PIL on previous albums had offered up instrumentals perhaps to reinforce the idea that this was a band in its own right but also to demonstrate what innovative musicians they really were. On “Metal Box”, “Graveyard” and the phenomenal “Radio 4” take that particular album to new heights. On “Commercial Zone”, “The Slab” the first of 3 instrumentals follows this pattern it is an inspired track, Keith Levene and an acoustic guitar lead the track it is gentle but thought provoking with minimal percussion and atmospheric keyboard backing. “The Slab” would be given a “This is what you want” makeover and renamed “The Order of Death” still a great song with keyboards and Lydon’s repetitive vocals “This is what you want this is what you get” to the fore but it lacked the intimacy of “The Slab”. John Lydon during 1982 had been acting alongside Harvey Keitel in a film titled amongst other names as “Order of Death” the money from this film would keep PIL afloat there was also the possibility that PIL would provide music featured in the soundtrack this came to nought but it was perhaps with this in mind that “The Slab” was conceived. “Lou Reed Part 1” has the feel of a very competent film soundtrack, again like “The Slab” it is stunning, again Levene is on form and Pete Jones on bass provides cool backing, Atkins is minimal in his backing as he is on much of “Commercial Zone” giving the songs time to resonate. You can lose yourself in that blues guitar of Levene you’re walking with him on some dusty road in the Deep South, Keith can play the blues and some, this Public Image Limited Wilbury guitar work is as inspirational as ever.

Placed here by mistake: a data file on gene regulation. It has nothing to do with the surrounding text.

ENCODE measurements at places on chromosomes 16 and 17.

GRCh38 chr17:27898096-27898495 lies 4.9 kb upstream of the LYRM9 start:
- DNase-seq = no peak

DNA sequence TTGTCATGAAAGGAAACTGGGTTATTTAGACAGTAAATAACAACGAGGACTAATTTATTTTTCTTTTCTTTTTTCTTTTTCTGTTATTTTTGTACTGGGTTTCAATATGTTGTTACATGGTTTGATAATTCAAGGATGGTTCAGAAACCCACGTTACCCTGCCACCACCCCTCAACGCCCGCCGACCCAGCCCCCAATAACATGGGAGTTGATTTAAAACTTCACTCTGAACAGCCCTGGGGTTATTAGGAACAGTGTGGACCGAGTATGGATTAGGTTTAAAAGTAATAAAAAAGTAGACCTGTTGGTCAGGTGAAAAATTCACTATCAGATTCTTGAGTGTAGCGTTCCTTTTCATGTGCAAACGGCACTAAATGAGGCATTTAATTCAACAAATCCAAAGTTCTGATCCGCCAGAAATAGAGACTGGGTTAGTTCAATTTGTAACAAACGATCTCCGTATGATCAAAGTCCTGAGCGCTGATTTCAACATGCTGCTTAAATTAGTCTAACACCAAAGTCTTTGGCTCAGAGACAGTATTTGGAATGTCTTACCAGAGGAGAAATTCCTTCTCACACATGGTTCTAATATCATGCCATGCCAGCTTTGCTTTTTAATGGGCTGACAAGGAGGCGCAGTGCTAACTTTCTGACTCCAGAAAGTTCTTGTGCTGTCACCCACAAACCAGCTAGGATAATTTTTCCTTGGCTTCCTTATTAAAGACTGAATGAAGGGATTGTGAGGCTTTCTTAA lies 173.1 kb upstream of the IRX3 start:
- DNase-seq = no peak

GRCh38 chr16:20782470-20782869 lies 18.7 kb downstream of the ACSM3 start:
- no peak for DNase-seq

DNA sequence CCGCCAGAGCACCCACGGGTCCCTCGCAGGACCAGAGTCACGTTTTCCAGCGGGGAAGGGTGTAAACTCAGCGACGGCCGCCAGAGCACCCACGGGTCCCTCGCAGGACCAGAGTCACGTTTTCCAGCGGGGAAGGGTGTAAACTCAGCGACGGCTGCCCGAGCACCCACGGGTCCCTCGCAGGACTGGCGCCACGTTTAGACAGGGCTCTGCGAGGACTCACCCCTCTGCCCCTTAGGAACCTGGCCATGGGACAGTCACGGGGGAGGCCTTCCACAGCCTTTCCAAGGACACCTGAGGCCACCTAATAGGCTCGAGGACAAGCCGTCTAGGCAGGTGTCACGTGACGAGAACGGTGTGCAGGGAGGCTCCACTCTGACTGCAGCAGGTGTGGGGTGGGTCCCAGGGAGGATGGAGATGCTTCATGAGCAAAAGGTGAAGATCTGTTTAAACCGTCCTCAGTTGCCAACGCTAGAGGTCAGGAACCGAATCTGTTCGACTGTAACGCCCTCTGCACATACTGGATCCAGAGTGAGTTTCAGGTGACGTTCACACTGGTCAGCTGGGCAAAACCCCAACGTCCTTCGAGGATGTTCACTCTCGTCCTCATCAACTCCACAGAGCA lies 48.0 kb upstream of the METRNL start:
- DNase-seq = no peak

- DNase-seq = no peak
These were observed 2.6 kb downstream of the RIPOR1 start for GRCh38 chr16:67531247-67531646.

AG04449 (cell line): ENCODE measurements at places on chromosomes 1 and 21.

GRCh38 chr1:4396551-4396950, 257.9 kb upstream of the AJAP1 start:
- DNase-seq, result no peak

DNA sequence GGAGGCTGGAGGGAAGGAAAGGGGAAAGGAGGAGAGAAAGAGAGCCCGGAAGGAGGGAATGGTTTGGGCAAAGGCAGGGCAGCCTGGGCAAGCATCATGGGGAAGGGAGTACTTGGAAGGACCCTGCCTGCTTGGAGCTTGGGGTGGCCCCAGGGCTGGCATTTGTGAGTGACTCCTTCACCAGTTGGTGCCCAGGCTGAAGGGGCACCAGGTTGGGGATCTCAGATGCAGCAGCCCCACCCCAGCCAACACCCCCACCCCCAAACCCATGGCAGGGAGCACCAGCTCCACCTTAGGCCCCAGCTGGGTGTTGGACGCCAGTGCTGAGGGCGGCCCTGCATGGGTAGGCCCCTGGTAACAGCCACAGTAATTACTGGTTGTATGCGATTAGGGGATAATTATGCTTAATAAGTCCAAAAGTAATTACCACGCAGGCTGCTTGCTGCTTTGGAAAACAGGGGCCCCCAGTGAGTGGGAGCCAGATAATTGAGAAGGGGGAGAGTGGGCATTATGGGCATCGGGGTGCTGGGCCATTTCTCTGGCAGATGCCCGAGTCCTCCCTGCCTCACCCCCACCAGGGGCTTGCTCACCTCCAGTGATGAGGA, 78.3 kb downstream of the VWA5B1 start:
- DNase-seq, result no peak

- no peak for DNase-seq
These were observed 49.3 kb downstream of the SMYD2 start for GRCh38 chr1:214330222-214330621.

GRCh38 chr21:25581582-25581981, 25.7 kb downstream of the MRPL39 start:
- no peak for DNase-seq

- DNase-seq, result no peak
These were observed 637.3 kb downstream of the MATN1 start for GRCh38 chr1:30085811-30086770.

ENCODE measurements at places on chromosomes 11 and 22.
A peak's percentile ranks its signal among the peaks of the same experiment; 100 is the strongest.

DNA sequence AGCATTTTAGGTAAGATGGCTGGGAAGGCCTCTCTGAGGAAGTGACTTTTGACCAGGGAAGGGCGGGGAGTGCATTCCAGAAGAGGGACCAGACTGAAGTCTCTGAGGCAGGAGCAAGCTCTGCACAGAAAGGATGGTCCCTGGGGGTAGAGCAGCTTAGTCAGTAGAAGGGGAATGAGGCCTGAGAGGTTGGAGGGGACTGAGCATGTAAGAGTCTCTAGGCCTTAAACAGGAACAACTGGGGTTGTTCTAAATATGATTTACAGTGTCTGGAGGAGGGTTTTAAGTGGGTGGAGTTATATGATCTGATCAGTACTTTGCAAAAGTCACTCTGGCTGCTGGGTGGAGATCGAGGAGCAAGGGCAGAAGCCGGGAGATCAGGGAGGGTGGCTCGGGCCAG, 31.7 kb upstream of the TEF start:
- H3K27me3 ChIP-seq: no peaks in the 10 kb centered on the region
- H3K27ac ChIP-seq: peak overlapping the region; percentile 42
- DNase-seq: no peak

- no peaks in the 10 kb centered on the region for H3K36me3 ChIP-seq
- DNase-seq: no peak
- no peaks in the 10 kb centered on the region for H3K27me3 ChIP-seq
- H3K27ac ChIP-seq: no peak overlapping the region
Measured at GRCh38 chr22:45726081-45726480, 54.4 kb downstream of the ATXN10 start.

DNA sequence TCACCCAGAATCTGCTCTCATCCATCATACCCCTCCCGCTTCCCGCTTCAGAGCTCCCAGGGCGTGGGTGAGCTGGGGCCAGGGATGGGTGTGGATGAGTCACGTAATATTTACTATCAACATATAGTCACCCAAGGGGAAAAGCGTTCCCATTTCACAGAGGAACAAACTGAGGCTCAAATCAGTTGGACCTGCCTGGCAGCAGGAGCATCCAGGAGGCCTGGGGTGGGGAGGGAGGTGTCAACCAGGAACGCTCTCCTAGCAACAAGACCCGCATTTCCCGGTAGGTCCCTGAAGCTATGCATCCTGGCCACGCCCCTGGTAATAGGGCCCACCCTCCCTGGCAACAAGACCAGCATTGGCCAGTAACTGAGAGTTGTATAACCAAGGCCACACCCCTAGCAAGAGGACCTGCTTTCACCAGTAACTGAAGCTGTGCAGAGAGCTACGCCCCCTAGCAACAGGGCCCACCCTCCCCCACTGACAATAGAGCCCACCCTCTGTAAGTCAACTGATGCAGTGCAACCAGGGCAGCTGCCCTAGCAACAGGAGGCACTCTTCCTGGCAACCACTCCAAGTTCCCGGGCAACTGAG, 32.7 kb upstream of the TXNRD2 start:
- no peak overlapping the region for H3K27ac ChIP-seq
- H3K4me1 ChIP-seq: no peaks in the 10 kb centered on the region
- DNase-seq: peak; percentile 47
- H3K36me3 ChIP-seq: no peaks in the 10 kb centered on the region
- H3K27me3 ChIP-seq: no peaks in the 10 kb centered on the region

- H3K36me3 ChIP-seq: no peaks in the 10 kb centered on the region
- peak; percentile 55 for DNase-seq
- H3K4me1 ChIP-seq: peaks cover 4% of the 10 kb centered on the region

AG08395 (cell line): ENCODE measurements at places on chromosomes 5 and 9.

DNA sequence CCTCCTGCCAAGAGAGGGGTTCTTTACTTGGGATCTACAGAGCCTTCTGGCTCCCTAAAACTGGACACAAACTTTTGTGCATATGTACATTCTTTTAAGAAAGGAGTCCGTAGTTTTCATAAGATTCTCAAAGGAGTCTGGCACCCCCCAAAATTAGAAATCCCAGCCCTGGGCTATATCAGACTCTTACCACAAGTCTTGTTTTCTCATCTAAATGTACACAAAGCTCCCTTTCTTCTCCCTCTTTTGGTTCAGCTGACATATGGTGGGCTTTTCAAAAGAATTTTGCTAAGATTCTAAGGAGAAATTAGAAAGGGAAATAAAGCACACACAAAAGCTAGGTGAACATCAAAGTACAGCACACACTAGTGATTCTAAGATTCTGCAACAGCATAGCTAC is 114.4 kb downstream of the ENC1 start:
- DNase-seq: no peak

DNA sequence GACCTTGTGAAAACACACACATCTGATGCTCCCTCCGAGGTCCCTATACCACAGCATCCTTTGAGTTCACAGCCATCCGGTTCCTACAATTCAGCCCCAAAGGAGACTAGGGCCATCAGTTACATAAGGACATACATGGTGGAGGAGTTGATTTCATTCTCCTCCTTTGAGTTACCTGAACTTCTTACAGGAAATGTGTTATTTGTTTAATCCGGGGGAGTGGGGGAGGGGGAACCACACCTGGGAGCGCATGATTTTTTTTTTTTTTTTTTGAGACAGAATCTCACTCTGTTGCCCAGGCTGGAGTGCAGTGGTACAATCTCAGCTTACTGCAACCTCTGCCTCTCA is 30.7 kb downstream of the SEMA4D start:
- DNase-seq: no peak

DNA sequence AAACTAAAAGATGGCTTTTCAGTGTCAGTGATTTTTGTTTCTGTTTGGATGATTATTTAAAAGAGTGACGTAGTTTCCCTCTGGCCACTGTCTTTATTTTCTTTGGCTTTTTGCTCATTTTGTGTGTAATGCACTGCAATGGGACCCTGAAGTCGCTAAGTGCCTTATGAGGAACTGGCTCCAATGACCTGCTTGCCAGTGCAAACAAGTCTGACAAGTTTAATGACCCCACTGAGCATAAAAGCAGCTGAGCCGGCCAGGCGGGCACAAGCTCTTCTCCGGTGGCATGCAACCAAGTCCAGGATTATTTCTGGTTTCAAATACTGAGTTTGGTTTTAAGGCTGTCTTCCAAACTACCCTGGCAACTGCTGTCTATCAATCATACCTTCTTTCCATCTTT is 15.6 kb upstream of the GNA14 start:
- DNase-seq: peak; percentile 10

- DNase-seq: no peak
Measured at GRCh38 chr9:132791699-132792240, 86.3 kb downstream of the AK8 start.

Keith Levene the blues guitarist has a strange ring to it but as his recent collaboration with Jah Wobble on “Mississippi” he demonstrates his affection for the blues.   Then the more traditional stinging guitar work of Levene that we associate with the guitarist brings us back to the here and now as “Lou Reed Part 1” goes straight into “Lou Reed Part 2”, Lydon is again on form with his vocal delivery and lyrics as a whole the song purportedly about Jeanette Lee abandoning the PIL ship it is straight from the hip a driving song that would again have produced a remarkable and no doubt successful single. As it was “Lou Reed Part 2” received another “This is what you want” makeover renamed “Where are you” resulting in a cluttered mess, the original song deserved so much better PIL deserved better.   “Blue Water” mooted at one time to be the next single it ended up b- side to “This is not a Love Song” and along with this has received other official releases, it is haunting and continues Lydon’s love affair with life below the sea which continues today with PIL’s new song “Deeper Water”. “Blue Water” is different to much on the album and indeed any previous PIL output. “Blue Water” sees the band on form Lydon, Levene, Atkins and Jones a line-up with so much potential but in the end so little official output.   “Miller High Life” closes the album the last of the three instrumentals featured it is mostly attributed to Atkins and Jones a busy instrumental with driving bass and drums and assorted effects.